The AMU on its fashion training courses

19/10/2016


Roland Kazan © Anne Loubet

After having created in partnership with  the Maison Méditerranéenne des Métiers de la Mode (MMMM) a Professional Degree Course in Fashion and the Masters 1&2 Degree Courses in Fashion and Textile Métiers, Aix-Marseilles University (AMU), has now created short term continuous professional development courses, in phase with local and regional economic realities. A strategic development as the AMU earned over €13 million from continuous professional development courses last year, which was 20% more than it expected. A success story highlighted by Roland Kazan, Director of Studies for the Masters 1&2 Degree courses.

Why is continuous professional development one of you priorities today?

It is based on a joint reflection and anticipation with the Maison Méditerranéenne des Métiers de la Mode (MMMM) whose site we share on rue Fauchier. This close proximity creates a professional base for the students and puts them into the fashion ecosystem network. It is worth remembering that each year Marseilles is reinforcing its image as a city which is creative and involved, a real melting pot, as demonstrated and strengthened by events like Itinéraire Mode and OPENMYMED.

Continuous training already represents 30% of our 24 Masters Degree students. They have varied and different profile; many come from the world of economics and finance, marketing, fashion and fashion design. They all want to reinforce and increase their skills and know-how throughout their professional career.

What sort of courses will you be developing in 2017?

We intend to go even further and create short term training courses which don't have a diploma at the end. The courses will be between 7 and 70 hours, with very specific and specialised sessions, concerning sectors such as logistics and computer-aided production (CAP); domains which require specific expertise for businesses which want to improve their control of internet web tools. The university has the necessary high-performance equipment, and instructors who are experts in their given sectors. We have to optimise these assets and get them ready to start the short term courses between now and the beginning of 2017.

How do you explain the success of the courses in Fashion metiers?

After we created the Professional Degree course in Fashion, some ten years ago, the Masters 1&2 Degree courses created by Aix Marseilles University (AMU) with the Maison Méditerranéenne des Métiers de la Mode, (MMMM) have become very popular.  They provide an academic training to BAC + 4 and 5 levels in skills and professions related to fashion design and creation, in response to the identified business needs of international companies. The fashion and textile industries generate 1 million jobs in metropolitan France. For a long time the sector had been ignored due to the large number of private schools that already exist. Universities need to be concerned and involved with this industry as they support links with research and innovation. The students have access to some prestigious laboratories such as CRET-LOG the Centre for REseach into Transport and Logistics, the Institute of Movement Sciences and the Interdisciplinary Nanoscience Centre of Marseilles which, among others, is interested in the use of nanotechnologies in the textile industry. This Masters Degree course has become an international shop window for out talent, as 30% of our students come from outside France. With the 3 key words mastermode and université you can arrive on our site with just a few clicks.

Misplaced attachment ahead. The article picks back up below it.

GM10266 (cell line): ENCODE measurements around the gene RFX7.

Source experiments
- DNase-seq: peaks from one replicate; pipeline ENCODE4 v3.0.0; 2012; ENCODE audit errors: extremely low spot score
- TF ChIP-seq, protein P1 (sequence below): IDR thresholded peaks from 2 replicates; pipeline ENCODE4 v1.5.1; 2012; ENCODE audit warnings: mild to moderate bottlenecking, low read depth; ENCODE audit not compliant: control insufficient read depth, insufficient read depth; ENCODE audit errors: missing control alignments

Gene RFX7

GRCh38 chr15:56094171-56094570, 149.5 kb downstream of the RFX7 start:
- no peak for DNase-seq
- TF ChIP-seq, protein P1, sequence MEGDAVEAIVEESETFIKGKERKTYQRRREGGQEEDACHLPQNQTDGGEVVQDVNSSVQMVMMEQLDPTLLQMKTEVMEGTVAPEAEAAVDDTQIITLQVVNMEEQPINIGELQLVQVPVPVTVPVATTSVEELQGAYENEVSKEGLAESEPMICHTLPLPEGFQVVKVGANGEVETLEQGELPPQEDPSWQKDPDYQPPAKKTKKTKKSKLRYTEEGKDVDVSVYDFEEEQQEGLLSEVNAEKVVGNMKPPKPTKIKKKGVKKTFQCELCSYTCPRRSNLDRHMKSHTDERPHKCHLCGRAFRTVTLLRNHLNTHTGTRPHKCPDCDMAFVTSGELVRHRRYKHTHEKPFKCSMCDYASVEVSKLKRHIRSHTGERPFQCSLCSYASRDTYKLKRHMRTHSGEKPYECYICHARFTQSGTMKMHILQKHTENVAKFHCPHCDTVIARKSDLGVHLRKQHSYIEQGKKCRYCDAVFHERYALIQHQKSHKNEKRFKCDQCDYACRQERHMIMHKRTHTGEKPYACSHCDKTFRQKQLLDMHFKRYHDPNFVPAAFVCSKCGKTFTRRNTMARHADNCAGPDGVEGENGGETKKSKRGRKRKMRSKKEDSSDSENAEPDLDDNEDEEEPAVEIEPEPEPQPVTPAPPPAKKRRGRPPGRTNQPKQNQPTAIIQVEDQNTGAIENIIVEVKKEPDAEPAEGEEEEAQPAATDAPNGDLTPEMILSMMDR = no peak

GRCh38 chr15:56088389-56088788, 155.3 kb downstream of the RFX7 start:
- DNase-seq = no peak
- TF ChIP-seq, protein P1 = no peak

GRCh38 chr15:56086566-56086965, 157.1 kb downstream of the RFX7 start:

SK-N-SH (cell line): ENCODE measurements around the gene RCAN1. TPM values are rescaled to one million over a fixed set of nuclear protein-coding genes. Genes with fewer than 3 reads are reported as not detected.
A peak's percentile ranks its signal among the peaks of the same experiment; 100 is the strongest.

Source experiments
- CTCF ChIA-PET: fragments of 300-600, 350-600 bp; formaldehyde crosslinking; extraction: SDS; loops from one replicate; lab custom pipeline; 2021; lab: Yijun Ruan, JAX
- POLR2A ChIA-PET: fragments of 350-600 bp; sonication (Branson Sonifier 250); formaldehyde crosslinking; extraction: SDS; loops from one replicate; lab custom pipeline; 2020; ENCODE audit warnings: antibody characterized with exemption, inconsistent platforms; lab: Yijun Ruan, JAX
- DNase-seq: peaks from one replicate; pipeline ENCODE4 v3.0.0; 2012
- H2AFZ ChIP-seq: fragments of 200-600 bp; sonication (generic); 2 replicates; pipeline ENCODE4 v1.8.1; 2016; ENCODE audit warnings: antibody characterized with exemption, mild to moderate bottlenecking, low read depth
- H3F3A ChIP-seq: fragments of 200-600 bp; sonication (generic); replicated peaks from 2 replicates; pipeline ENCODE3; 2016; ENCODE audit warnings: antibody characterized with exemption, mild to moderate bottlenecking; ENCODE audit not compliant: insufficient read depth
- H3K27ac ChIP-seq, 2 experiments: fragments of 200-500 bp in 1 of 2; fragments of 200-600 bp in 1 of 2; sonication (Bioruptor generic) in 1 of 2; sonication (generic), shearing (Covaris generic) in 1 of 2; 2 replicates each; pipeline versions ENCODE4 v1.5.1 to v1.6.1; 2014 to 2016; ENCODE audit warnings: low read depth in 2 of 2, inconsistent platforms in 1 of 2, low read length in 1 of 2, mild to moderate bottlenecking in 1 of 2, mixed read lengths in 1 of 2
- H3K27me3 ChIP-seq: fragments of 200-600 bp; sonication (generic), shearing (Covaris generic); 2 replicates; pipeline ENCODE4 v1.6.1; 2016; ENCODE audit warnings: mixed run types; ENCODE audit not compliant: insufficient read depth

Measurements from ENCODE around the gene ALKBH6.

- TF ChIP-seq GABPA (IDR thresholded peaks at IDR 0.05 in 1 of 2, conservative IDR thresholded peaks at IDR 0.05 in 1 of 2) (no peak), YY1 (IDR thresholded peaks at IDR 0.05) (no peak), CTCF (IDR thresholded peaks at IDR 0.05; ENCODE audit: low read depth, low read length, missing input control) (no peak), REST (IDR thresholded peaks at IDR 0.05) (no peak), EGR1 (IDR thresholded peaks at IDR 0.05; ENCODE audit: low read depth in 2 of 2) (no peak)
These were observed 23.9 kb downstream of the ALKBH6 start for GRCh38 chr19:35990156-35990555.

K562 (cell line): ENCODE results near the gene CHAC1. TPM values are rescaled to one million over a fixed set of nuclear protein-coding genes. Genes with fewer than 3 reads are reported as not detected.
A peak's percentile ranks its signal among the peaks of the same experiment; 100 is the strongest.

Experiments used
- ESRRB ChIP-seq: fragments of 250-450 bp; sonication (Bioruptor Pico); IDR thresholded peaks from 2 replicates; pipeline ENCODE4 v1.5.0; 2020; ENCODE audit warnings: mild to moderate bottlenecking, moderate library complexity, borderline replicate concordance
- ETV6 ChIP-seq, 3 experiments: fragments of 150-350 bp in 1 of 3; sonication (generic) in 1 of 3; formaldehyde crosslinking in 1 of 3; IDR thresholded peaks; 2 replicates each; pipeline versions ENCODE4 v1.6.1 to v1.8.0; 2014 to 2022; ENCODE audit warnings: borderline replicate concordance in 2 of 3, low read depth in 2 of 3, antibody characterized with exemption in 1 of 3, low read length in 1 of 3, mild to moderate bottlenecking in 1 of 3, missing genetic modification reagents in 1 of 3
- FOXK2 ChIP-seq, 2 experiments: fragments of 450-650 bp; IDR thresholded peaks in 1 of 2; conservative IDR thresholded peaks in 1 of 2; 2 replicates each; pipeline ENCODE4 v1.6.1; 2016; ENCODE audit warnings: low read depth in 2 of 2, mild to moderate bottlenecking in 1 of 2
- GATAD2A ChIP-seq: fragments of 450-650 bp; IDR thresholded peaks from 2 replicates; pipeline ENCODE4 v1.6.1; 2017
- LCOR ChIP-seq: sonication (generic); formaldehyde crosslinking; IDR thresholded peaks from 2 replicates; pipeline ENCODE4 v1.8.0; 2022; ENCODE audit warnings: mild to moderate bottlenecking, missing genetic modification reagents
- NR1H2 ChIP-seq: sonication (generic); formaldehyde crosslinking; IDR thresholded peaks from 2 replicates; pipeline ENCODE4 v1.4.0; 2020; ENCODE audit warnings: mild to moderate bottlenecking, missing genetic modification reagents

What are the job opportunities provided by these courses?

The Professional Degree responds to the employment needs of retail and shop management, and over two years the Masters 1&2 Degree courses take students to a higher level in different professions, such as supply chain management, digital marketing, communications, purchasing and merchandising. With the 4 groups of students who have finished with a Masters Degree over the last 5 years, the results are outstanding: 50% were offered a temporary or open ended employment contract before they had even finished their work experience placement,  and three months later they had all found jobs.

Written by Fabienne Berthet

Roland Kazan © Anne Loubet

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